Investing in Green Energy: A Great Way to Lose Your Money

Last year, the environmentalist lobbying group, Greenpeace, issued its "The Silent Energy Revolution" study which crowed:

The bright future for renewable energy is already underway. This new analysis of the global power plant market shows that since the late 1990s, wind and solar installations grew faster than any other power plant technology across the world....

To get some idea of just how well renewable energy "revolution" is doing in the marketplace let's take a look at how cleantech stocks have been performing on average. Over at the Washington Times, climate catastrophe skeptic Steve Goreham, executive director of the Climate Science Coalition of America, asks, "So, how is your green energy stock doing?" His answer is not at all well. His conclusion is based on the 7-year trends identified by the Renixx Index of the 30 biggest renewable energy companies. Since Goreham doesn't want anyone reprinting his article, I've put a couple of illuminating stock trends charts below. The first one is the Renixx Index for the past five years - dropping 90 percent in value since 2009.

The next chart shows the price trend in the the First Trust ISE Global Wind Energy Fund:

And see also the popular WilderHill Clean Energy Index below. It has fallen about 90 percent from its high in 2007:

The Greenpeace report favorably cites another that noted:

“Policy and regulation continue to be central to ensuring the long term stability of projects from a revenue and operation perspective. It is imperative that both regulation and policy be clear, of a long duration, and legally based in order to deliver growing volumes of private funds into the [renewable energy] sector.”

As Greenpeace makes clear "policy and regulation" nets out to subsidies for wind and solar and tightening restrictions on all other energy sources. But surely any reasonable definition of "sustainabilty" should include "financial sustainabilty." If an activity requires government subsidies that means it is not sustainabie.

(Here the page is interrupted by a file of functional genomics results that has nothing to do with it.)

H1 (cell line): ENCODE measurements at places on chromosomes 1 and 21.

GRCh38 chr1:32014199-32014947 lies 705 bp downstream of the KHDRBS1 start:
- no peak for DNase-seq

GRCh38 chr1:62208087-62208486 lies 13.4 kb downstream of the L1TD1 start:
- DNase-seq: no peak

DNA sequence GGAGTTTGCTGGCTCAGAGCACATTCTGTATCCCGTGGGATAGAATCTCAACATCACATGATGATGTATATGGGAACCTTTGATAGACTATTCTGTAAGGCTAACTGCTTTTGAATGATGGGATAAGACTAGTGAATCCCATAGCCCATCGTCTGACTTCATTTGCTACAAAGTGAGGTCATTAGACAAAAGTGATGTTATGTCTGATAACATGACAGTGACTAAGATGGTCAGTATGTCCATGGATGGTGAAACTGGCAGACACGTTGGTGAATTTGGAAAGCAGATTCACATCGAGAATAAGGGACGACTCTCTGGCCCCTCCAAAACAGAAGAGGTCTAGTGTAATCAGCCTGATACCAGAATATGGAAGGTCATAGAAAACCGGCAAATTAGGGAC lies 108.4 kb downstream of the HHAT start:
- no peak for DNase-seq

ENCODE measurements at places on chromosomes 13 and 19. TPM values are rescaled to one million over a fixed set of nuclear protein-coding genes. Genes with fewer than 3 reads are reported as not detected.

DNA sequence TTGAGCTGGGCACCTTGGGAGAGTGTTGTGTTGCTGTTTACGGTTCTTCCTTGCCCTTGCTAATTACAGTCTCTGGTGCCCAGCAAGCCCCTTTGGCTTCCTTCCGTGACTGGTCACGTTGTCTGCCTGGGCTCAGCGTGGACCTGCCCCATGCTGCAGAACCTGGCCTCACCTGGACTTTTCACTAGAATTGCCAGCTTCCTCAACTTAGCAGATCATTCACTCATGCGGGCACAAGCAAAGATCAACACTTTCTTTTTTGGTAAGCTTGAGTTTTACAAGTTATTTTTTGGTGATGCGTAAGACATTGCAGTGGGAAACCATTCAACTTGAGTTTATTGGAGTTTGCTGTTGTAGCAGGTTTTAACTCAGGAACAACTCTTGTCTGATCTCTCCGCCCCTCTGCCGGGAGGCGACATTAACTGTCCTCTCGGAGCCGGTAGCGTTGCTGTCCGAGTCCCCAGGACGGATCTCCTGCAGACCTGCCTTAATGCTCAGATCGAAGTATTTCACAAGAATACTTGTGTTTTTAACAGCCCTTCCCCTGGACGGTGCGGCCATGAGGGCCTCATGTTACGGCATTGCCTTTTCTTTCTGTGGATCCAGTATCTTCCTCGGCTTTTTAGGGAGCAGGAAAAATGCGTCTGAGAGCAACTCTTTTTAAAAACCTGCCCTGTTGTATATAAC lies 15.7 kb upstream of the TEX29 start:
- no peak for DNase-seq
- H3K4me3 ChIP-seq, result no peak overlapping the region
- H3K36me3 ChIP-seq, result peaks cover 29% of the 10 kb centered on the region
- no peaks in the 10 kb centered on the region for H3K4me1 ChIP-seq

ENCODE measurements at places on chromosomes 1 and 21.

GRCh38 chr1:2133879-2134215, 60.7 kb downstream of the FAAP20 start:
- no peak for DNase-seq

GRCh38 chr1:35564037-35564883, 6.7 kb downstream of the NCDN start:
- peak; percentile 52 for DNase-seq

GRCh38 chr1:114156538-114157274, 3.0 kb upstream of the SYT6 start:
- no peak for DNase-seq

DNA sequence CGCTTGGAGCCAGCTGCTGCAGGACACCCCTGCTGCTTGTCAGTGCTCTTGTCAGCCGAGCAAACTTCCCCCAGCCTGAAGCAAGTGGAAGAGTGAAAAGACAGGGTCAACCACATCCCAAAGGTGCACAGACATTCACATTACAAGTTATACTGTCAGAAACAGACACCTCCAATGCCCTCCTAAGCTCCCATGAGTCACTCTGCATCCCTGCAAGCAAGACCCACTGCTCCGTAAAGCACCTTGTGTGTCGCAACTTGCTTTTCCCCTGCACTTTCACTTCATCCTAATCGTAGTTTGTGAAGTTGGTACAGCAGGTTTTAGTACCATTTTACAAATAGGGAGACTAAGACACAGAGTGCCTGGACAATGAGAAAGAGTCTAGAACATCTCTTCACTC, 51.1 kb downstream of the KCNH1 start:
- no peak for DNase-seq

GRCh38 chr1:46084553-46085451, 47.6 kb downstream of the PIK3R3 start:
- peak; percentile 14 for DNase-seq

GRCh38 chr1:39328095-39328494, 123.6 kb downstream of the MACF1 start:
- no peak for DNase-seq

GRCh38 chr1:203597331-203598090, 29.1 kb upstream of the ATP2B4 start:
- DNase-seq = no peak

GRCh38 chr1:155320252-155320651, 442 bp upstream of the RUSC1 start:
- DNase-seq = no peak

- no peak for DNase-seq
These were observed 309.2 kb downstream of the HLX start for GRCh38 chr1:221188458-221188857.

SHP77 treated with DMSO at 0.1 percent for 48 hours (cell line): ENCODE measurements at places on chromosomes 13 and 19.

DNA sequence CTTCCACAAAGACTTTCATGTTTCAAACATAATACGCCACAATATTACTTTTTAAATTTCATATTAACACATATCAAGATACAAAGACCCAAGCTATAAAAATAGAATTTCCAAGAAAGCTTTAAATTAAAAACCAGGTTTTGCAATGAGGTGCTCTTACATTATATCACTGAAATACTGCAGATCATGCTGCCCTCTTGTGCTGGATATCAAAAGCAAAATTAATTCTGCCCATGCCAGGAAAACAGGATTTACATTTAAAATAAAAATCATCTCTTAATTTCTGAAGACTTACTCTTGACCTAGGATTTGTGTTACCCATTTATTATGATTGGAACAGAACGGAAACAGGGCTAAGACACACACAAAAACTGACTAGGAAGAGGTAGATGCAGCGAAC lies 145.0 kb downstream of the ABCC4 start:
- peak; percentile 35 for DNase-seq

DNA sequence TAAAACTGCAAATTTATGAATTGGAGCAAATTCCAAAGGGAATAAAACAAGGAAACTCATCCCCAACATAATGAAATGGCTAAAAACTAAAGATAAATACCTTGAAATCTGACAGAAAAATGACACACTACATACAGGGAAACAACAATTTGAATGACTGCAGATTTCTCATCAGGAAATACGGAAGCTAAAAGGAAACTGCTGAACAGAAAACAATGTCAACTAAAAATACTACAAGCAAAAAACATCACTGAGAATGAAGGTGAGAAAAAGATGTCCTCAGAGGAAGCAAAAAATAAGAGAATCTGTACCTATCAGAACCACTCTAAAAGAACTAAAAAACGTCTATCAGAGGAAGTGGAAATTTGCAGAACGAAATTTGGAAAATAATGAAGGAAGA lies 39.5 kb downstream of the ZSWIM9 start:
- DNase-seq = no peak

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  • Hyperion||

    Investing in Green Energy: A Great Way to Lose Your Money

    But, green energy makes you feel good, and it's green!!! All you Anarchists around here care about is dirty old money.

  • ||

    Correct. So?

  • Hyperion||

    So says Episiarch, greediest of all capitalists, hater of fairness, and Sea Chicken fan.

  • $park¥||

    Fairness is for chumps who don't get their way on everything.

  • albo||

    I think there is an Iron Rule of Government Investing:

    "When government has to subsidize a thing because private investors won't, that thing is most probably a really stupid invesment."

  • Hyperion||

    Look, without certain subsidies, women and children would die in the streets and minorities returned to slavery. Geez, you rethuglitards don't understand anything about fairness.

  • Dr. Frankenstein||

    So is what you're saying is that women, children and minorities are bad investments?

  • ||

    Beat me to it.

  • some guy||

    But the government subsidizes damn near everything to some extent. What would be left to invest in if I listened to your iron rule? Pretty much only black market goods... Hm.

  • Hyperion||